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Yes, Bitwarden is in the business of encrypting your passwords and sensitive information.

But there’s nothing stating (or stopping them, for that matter) from not having their servers from having “backdoors” or having ways of decrypting, specific users accounts to hand over to law enforcement.

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Apple, stood up to the FBI.

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Another profound example,

ExpressVPNs Turkey server when it was raided at its data center, the Linux Ubuntu (hard drives on all of their servers coded to be obsolete, only using RAM, on all their servers BTW) server turned out to be useless in the investigation of the assassination of the Turkish ambassador, who was killed by an off duty Russian police officer who was connected to that ExpressVPN server, and deleted evidence on Facebook and Gmail, that could’ve been useful to the investigation.
Verifying their no logs claim, and put them to the ultimate test in such a tragic, and senseless scandal.

See:

And here’s a statement from ExpressVPN, themselves, regarding the scandal:

Now, I understand, in contrast ExpressVPN is based in (and engineers their entire network of all their VPN servers, where their headquarters is) the British Virgin Islands (which, has a separate legislation from the UK itself, outside of the 14 eyes territories), with no mandatory data retention laws.
And even after this scandal, ExpressVPN says they still will not have their servers have information that could track or uniquely identify any given user.
And that they are fundamentally opposed to implementing any “backdoors” into their service, and are entirely opposed of doing so.

Which makes them one of the best and most trusted leaders in the VPN industry.
And, provide a premium version of an essential tool, to preserving our digital freedom, that helps preserves our liberties, and recognizing that privacy is a basic human right.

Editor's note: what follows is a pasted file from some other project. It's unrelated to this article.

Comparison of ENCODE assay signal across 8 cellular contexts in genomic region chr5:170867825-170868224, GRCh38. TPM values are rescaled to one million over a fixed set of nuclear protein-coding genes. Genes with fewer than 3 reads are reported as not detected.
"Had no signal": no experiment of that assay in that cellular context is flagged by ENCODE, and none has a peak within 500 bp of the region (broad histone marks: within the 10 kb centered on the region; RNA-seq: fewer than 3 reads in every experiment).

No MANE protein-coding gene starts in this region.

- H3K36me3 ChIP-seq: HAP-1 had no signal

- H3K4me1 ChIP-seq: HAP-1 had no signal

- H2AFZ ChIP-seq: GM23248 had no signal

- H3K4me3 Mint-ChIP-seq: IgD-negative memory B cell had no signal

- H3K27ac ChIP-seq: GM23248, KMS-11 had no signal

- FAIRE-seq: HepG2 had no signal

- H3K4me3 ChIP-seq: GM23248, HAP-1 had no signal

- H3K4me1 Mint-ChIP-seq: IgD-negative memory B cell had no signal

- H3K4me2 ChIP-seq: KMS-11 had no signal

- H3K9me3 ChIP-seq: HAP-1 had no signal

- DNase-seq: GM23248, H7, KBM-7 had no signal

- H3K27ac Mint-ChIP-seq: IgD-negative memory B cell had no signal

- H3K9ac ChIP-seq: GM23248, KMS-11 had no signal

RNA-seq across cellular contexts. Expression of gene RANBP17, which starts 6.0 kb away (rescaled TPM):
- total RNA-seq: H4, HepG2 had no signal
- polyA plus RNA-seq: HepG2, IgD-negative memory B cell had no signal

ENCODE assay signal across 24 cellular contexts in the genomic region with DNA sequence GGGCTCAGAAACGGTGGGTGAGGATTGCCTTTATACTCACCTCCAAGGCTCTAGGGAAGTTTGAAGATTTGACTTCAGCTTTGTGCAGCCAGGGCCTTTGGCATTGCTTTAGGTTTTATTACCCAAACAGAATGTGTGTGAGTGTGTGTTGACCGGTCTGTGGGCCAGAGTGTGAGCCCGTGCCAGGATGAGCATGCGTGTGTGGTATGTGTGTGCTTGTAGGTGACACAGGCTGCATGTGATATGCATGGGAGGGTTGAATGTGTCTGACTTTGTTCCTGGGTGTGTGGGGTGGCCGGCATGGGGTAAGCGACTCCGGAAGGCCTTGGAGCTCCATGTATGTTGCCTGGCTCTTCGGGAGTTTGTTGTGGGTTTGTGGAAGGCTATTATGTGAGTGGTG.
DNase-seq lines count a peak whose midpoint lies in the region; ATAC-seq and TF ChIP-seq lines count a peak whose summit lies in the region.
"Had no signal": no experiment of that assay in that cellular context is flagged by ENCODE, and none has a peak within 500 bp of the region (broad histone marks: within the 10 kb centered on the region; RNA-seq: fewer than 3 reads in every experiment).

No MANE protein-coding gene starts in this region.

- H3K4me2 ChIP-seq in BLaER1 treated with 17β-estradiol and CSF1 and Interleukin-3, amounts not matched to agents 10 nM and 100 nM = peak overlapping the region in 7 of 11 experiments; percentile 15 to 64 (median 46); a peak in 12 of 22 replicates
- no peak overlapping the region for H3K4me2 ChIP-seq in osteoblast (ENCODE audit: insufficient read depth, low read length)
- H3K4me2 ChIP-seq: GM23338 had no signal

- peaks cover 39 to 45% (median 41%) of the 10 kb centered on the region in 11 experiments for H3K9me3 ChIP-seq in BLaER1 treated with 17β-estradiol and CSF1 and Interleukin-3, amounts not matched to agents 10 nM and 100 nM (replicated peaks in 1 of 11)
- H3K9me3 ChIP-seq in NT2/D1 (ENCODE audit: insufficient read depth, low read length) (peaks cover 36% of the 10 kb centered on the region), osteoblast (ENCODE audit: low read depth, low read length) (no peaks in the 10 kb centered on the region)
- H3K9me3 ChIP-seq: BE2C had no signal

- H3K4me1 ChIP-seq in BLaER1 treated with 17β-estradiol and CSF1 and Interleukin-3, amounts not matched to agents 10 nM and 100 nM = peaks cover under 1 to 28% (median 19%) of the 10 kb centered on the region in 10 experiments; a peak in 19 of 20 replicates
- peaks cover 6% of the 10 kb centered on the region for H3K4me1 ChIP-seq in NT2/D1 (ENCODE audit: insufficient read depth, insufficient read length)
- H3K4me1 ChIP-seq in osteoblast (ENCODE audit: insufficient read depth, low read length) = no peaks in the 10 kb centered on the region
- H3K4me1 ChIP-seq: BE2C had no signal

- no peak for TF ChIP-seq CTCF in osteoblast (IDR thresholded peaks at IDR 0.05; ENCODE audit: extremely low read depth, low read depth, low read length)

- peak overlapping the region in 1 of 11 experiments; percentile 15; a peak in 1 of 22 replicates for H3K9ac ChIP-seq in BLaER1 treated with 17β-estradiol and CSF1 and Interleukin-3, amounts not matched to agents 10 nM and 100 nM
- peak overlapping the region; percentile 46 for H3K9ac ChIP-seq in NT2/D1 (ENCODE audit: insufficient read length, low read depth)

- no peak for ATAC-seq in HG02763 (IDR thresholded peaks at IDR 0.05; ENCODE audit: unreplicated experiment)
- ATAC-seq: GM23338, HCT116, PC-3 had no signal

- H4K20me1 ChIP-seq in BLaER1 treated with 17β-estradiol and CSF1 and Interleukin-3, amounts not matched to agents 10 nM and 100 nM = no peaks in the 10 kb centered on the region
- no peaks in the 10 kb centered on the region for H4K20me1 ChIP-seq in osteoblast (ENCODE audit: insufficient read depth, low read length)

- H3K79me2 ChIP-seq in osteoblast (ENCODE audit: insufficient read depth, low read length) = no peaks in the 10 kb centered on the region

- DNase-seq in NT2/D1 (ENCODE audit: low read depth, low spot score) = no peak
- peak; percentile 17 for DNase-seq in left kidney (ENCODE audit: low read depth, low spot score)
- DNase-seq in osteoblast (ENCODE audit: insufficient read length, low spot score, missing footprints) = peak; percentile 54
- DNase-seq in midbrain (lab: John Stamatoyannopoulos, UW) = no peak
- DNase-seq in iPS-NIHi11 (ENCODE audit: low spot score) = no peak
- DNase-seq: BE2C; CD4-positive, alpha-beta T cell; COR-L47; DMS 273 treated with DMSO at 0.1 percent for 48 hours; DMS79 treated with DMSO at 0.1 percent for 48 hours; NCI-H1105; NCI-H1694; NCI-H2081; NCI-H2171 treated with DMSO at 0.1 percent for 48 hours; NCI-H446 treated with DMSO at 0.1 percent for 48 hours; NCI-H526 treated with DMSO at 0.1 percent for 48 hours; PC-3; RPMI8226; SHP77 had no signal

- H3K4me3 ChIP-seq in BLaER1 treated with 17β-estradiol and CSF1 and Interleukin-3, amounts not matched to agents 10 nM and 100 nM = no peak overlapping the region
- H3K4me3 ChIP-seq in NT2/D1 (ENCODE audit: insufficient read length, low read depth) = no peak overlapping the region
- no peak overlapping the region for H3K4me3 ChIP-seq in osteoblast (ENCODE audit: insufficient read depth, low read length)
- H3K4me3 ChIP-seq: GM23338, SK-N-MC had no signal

Now, post-scandal, their Turkey server, is physically based in the Netherlands, but gives users a Turkish IP address.

That are a team of geniuses, and a service more than worth the money you pay for their service.

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Bitwarden’s is based in a jurisdiction that has mandatory data retention laws.

So they don’t have the nearly the same level of digital freedom and liberty.

And the infamous and draconian NSA, LOVE planting backdoors into everything, which is why they as an agency, are dangerous and harmful towards society, in this digital age, especially.
And we need to learn to make the conscious choice of privacy, and the need to protect ourselves from the NSA (and CIA).

Edward Snowden (NSA whistleblower) is one of the most courageous human beings to ever walk this earth.
I have the utmost profound respect for him, and him choosing to do what was right, even though it could have costed his life.

Anywho,
Bitwarden would have no mandatory need to have to hand over anything, when or if compelled, if it weren’t for our liberties and even safety as citizens being poisoned by the cancer that the NSA is.

So, in essence, I’m not placing the blame on Bitwarden. I’m placing it on draconian authority.

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No, nothing stopping them except for the fact they are open source and have been audited so such a backdoor would be found. Unless their posted source code is different than the code they actually use to compile the BitWarden binary you download. But that’s getting into extreme territory.

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I understand that.

But,

Jurisdiction MATTERS for any service regarding privacy.

And it’s what they state in their Privacy Policy itself, as well that raises red flags.